We have this thing here that seems to work. you guys there in there in the US. should be kicking our asses technology wise.

Good chatting with ya mate. Good luck.

Uh, at least one more time . . .
Since: Feb 07, 2007

Nov 15, 2011 01:31 am

I don't have a decent compressor--I would want to get something really nice, and the fact is hardware like that costs a small fortune. I believe Massive Master has recommended not using comp on the way in--once it's on the vocal, it can't be gotten out (correct me if I'n wrong, MM). One of the most important things I've done in the last few months is tighen up my signal chain, my monitoring chain. I picked up a used Pre Sonus Central Station on E-bay, and now I monitor myself during recording in a much more logical and "pro" way. I used to alter the mix itself--I'd diddle with the sliders to get the right volume mix for the cue send.(!) Now I can use the AUX sends, or more often a Cue mix that's taken from the unaltered rough mix via the sound card's mixer. No more resetting faders that shouldn't be touched in the first place. It's made vocal takes a lot easier to do, and I find that I Iike doing it more often. I used to kind of dread going about it.

Uh, at least one more time . . .
Since: Feb 07, 2007

Nov 15, 2011 01:33 am

So, what works for tinitus? It was my understanding that hearing damage can't be undone.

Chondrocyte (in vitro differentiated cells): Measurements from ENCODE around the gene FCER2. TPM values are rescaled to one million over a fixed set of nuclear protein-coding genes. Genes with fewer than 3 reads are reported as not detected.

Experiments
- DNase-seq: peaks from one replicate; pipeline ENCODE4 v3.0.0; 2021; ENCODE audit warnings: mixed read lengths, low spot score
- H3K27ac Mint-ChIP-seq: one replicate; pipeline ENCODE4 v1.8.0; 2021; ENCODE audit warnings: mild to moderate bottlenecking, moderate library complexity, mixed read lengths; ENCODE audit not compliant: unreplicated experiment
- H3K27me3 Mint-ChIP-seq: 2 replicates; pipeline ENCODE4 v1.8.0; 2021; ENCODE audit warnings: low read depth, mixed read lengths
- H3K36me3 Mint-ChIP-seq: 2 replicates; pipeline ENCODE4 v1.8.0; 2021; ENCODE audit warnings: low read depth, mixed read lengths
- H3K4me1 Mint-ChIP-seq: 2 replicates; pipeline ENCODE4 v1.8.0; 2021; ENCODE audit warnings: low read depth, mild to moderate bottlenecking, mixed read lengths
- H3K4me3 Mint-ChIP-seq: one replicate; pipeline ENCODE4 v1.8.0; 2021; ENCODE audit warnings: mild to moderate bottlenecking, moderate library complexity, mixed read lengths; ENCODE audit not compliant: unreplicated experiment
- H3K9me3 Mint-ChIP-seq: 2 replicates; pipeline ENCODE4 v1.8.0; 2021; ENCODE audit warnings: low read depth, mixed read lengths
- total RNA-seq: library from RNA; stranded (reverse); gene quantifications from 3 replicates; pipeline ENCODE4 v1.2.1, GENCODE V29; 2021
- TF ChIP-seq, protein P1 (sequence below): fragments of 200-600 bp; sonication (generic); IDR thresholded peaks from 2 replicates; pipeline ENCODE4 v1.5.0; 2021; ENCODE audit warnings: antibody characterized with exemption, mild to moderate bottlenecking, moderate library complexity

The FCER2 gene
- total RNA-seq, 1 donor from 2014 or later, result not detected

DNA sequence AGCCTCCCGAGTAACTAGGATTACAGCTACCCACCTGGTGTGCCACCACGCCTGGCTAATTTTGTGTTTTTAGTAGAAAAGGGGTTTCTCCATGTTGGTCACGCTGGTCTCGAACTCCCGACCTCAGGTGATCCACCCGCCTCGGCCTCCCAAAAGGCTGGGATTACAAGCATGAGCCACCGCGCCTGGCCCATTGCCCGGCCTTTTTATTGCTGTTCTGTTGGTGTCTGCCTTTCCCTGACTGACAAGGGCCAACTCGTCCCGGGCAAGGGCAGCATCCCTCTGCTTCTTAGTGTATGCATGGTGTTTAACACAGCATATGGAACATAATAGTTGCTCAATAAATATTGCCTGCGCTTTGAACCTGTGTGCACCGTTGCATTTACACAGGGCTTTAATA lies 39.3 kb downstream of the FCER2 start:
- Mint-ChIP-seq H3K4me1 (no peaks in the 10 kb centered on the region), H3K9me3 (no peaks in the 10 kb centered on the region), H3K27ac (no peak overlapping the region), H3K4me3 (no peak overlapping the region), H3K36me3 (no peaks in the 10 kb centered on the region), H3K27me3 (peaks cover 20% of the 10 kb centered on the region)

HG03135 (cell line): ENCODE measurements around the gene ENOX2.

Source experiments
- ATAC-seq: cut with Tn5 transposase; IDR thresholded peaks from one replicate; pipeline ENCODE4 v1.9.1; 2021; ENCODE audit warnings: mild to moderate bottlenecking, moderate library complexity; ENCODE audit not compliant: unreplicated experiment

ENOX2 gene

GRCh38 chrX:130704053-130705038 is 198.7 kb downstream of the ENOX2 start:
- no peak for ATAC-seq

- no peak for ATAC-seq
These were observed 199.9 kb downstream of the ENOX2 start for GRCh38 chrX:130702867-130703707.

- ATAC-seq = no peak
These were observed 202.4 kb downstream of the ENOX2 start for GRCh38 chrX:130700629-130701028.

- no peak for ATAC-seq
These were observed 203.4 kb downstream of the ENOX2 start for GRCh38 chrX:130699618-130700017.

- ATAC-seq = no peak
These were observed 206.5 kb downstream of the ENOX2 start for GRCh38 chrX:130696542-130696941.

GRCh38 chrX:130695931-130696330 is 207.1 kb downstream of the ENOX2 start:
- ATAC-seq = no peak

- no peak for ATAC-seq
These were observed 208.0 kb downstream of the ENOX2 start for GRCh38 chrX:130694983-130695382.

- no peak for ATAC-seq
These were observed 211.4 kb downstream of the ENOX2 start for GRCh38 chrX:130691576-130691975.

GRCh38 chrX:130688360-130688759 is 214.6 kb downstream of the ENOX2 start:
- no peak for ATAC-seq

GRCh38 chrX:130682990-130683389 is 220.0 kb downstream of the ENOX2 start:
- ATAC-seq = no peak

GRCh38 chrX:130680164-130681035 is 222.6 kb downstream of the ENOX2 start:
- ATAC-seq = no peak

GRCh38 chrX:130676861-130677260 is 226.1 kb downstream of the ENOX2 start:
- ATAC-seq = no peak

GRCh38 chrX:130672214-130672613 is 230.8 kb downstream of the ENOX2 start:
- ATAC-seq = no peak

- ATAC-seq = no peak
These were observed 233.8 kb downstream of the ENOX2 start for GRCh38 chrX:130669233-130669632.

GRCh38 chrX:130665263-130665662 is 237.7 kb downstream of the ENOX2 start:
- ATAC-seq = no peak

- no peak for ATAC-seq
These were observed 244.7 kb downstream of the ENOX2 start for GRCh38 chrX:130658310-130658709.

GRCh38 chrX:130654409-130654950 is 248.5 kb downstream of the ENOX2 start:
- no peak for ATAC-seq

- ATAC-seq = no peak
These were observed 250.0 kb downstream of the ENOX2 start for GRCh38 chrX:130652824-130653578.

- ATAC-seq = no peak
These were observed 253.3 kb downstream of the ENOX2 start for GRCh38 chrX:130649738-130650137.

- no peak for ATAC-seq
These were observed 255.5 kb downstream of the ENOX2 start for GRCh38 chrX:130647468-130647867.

Since: Nov 27, 2007

Nov 15, 2011 07:17 am

checkout the link posted there. there's things that can be done these days. regrdless of what the Docs say. Just because they dont have their fingers in the pie they denounce it.

there is also a thing on you tube to do with a product called a Scenar.
Type that in and you should be able to find it.

yeah you cant undo comp on the way just get right, no biggie. Takes a bit a mucking around but i reckon its worth it.

Since: Aug 17, 2004

Nov 15, 2011 07:54 pm

I noticed that the meter bank's VU meters during a play back of some tune were pounding into the red zone, hitting the pole all the way to the right. Why would this be?
. Cos it sounds good? :-)

Thats been my recent revelation. If it sounds good, go for it!

Uh, at least one more time . . .
Since: Feb 07, 2007

Nov 19, 2011 07:52 pm

For the record, I couldn't hear what the music was. Or if it was distorted, or not.

Related Forum Topics:

If you would like to participate in the forum discussions, feel free to register for your free membership.